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Thursday, May 26, 2022

The “Nuclear Deal” .. The United States throws the ball in Iran’s court

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The United States has announced that it is now up to Iran to make “difficult” decisions to revive the 2015 nuclear deal.

State Department spokesman Ned Price said that after nearly a year of negotiations, “the onus is on Tehran to make decisions that it may find difficult. There are a number of difficult problems that we are trying to find solutions for.”

“A deal of this type is neither imminent nor certain, which is why we are preparing throughout the year for any eventuality. There are a number of difficult issues that we are still trying to resolve,” Price said.

Without elaborating, Price said Washington has long been discussing “alternatives” with its partners in the Middle East and Europe, and highlighted US President Joe Biden’s commitment to preventing Iran from acquiring a nuclear bomb, with or without an agreement with Tehran.

This statement represents a clear shift in tone in the United States.

At the beginning of March, after 11 months of complex negotiations, an agreement in Vienna between the great powers and Iran seemed almost imminent to revive this agreement, which was supposed to prevent Iran from obtaining the atomic bomb.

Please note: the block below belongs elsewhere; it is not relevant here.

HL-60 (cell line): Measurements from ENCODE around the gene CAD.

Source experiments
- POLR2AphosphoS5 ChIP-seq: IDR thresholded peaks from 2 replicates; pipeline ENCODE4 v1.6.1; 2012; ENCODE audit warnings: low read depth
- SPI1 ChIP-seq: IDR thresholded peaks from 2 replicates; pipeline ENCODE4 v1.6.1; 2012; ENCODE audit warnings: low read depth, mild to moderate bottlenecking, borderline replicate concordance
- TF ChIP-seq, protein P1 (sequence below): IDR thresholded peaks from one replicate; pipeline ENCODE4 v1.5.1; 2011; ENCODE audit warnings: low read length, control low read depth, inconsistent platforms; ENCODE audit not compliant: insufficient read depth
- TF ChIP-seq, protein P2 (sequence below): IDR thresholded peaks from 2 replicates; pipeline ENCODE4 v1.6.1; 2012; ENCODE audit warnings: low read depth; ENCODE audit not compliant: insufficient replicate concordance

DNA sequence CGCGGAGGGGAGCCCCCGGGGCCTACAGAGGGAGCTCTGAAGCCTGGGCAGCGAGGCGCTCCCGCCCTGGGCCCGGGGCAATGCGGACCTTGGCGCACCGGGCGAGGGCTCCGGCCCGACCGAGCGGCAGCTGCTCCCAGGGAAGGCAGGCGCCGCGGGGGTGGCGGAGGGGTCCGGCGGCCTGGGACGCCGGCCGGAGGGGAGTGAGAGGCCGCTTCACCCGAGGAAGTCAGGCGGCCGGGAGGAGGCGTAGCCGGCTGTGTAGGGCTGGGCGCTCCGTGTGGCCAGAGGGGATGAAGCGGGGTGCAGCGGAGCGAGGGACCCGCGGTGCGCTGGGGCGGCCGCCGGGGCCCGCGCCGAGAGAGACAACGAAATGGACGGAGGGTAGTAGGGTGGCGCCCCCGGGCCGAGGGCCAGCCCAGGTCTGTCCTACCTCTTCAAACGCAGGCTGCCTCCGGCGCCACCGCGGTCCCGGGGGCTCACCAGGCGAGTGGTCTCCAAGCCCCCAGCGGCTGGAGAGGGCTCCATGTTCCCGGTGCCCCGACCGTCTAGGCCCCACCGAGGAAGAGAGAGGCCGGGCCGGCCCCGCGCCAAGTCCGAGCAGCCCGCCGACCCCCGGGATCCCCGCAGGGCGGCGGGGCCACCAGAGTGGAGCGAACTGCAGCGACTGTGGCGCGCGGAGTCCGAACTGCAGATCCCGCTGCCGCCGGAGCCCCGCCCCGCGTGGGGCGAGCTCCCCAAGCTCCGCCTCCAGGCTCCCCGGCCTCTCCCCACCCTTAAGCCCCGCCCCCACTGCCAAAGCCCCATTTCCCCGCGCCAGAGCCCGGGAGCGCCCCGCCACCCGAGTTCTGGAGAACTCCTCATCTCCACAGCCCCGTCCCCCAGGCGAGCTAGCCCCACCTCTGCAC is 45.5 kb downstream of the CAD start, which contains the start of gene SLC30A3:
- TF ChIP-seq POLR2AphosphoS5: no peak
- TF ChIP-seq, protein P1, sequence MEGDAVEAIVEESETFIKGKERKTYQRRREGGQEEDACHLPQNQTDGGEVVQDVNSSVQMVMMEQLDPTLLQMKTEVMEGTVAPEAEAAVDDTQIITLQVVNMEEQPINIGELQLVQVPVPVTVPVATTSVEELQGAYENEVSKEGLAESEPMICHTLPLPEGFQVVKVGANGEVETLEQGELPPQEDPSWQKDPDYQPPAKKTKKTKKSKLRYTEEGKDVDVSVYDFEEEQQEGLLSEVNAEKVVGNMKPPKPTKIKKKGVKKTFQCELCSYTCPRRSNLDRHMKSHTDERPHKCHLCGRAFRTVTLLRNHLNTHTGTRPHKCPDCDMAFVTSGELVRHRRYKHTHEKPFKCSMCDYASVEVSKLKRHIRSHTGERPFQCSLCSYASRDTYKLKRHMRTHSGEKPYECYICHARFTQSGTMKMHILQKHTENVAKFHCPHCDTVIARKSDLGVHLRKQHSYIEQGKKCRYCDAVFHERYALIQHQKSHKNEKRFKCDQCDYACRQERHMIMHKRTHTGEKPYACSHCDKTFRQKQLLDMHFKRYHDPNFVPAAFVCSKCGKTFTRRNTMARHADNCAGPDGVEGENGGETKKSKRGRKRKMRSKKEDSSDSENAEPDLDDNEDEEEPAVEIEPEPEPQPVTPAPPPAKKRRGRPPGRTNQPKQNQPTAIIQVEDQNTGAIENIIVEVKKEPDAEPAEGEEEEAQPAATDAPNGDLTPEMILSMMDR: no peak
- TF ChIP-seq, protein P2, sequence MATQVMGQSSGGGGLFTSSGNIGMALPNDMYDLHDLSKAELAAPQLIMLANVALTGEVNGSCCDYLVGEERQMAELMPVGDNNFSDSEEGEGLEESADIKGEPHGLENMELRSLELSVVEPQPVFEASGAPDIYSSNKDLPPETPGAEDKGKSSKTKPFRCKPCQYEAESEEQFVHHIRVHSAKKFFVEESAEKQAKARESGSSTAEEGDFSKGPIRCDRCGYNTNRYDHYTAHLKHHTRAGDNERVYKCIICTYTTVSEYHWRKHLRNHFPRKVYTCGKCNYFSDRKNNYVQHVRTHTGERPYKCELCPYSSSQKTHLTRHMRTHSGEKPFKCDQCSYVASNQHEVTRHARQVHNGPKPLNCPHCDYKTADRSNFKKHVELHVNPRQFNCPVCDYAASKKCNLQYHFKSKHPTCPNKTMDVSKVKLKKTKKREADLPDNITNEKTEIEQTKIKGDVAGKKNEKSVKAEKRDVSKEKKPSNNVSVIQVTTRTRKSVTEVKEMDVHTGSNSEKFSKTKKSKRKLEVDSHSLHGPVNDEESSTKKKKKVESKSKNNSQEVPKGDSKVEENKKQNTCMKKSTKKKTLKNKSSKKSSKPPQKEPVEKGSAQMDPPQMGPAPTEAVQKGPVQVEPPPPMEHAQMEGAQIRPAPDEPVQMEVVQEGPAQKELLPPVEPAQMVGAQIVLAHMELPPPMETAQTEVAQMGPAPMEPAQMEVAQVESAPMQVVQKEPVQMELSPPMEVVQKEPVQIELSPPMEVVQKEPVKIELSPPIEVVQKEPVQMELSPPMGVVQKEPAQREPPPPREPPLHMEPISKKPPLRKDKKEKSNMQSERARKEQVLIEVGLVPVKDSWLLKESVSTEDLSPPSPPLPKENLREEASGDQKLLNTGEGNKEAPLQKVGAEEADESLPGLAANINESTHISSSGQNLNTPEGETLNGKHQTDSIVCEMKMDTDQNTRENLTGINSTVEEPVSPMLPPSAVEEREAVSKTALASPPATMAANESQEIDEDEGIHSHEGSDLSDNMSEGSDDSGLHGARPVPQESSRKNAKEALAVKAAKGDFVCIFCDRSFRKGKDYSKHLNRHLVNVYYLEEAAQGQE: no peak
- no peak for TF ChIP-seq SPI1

However, the negotiations were hampered by the new conditions set by Russia in relation to the sanctions imposed by the West in response to its operation in Ukraine. As soon as the Russian demands were met, this hurdle was removed and the path seemed almost direct to a deal as Washington said less than a week ago that it was “close” to a breakthrough.

Negotiators hope to wrap up the Vienna talks after the Nowruz holiday, the Persian New Year celebrated by Iranians on Sunday.

The administration of former US President Donald Trump unilaterally withdrew from the agreement in 2018, but Democratic President Joe Biden, who succeeded Trump in 2020, has expressed his desire to return to the agreement, on the condition that Tehran once again fulfill all commitments. which he retracted. in the wake of Washington’s withdrawal from it.

In April 2021 in Vienna, the two parties began indirect negotiations to revive the agreement, with the participation of the parties that are still affiliated to it (France, Great Britain, Germany, Russia and China).

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